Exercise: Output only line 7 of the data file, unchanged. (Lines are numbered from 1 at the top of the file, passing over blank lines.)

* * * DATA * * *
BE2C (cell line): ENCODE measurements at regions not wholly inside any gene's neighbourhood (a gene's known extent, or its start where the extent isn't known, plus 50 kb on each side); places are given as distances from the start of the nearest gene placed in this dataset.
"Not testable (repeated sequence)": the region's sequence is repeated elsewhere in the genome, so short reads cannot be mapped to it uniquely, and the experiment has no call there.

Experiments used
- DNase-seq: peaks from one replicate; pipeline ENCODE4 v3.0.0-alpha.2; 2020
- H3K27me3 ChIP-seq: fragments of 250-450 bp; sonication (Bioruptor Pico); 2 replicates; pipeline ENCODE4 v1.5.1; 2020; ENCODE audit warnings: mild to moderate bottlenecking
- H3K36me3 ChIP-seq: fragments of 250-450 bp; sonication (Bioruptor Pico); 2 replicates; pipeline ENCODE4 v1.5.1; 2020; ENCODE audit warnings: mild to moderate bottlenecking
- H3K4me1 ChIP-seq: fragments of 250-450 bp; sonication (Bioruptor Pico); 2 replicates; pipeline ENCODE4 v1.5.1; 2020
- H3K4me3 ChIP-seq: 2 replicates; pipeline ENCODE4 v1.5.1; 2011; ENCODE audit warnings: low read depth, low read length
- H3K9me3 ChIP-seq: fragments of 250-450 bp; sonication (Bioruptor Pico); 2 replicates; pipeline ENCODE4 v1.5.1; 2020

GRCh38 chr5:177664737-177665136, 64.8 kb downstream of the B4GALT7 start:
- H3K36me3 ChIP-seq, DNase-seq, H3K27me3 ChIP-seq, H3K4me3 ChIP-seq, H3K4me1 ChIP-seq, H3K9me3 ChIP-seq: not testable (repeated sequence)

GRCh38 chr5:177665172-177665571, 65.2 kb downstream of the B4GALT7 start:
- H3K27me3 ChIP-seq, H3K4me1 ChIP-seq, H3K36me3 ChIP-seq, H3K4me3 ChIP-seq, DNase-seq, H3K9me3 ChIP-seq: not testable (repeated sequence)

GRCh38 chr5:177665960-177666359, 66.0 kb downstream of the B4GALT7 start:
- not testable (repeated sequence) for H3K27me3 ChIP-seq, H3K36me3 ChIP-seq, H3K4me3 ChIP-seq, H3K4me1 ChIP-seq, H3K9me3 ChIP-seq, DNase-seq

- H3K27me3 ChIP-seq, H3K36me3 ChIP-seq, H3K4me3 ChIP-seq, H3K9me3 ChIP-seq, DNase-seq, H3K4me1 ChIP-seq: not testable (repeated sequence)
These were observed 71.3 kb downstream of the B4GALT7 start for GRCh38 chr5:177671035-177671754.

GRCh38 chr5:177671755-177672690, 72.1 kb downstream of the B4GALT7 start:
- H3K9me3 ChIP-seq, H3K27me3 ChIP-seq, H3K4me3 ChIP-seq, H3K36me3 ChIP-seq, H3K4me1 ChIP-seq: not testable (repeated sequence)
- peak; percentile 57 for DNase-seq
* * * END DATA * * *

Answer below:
- H3K4me1 ChIP-seq: fragments of 250-450 bp; sonication (Bioruptor Pico); 2 replicates; pipeline ENCODE4 v1.5.1; 2020